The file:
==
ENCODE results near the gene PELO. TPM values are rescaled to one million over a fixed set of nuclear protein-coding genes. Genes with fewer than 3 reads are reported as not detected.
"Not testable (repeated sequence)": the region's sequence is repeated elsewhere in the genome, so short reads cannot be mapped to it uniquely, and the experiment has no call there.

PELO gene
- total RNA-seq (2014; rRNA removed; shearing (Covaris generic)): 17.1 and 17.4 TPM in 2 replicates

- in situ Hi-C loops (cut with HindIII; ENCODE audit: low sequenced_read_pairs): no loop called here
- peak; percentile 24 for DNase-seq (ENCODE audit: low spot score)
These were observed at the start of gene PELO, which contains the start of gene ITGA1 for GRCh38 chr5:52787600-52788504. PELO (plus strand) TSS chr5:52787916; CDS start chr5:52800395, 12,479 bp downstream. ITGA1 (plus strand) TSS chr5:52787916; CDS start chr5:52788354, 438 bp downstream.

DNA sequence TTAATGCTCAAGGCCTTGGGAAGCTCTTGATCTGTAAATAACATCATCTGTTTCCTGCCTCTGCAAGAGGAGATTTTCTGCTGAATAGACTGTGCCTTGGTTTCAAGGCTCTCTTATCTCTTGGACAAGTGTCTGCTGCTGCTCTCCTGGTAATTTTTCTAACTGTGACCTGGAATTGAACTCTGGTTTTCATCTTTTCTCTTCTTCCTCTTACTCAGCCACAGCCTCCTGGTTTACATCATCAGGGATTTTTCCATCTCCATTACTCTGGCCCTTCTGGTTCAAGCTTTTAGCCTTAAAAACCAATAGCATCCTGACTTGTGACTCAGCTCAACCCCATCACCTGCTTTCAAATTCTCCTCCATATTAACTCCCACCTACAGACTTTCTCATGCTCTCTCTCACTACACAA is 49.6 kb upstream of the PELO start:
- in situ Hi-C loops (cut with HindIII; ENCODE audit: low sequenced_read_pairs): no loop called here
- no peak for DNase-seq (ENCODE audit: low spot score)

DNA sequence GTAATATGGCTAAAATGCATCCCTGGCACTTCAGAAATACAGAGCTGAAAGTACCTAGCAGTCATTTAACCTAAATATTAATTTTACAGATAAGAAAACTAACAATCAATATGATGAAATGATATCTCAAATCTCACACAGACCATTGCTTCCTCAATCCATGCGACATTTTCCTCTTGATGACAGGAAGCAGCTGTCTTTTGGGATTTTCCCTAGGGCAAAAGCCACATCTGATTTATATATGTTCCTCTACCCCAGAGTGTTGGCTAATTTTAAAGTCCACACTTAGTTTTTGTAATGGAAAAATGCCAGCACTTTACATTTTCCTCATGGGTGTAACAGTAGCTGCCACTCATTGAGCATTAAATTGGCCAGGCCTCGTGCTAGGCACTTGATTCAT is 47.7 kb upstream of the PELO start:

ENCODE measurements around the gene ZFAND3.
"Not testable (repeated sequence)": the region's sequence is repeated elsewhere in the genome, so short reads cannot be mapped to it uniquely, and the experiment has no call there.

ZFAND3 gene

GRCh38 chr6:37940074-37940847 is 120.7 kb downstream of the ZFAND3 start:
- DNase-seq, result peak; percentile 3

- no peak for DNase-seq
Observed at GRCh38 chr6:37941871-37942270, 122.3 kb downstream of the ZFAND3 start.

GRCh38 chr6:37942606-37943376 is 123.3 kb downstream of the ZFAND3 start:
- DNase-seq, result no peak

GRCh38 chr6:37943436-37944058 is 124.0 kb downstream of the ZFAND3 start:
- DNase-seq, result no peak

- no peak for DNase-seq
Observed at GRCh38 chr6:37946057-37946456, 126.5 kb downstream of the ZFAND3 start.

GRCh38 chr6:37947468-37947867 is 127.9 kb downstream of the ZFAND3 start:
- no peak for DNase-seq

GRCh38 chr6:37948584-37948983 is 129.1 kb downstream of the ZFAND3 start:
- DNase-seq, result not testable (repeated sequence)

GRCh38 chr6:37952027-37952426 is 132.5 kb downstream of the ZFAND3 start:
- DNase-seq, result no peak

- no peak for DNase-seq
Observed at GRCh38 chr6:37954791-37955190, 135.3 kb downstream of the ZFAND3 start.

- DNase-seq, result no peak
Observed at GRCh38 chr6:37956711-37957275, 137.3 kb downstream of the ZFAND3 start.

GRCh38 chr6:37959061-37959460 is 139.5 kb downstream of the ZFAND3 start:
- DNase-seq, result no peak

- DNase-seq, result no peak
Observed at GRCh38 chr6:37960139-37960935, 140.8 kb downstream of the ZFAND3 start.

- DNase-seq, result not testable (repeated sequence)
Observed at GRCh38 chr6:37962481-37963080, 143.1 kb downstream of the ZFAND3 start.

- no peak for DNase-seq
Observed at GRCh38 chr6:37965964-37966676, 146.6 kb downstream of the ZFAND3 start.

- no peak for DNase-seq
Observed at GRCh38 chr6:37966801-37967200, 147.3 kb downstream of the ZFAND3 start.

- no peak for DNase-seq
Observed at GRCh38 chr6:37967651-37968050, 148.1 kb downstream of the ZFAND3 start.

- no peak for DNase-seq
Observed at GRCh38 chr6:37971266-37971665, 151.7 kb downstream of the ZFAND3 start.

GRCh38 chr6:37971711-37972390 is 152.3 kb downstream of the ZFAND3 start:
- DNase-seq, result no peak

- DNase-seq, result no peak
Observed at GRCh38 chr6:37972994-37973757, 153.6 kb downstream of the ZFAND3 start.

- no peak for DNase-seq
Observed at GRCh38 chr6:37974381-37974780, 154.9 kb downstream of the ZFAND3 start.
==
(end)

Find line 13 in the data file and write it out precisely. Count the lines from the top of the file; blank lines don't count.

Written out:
"Not testable (repeated sequence)": the region's sequence is repeated elsewhere in the genome, so short reads cannot be mapped to it uniquely, and the experiment has no call there.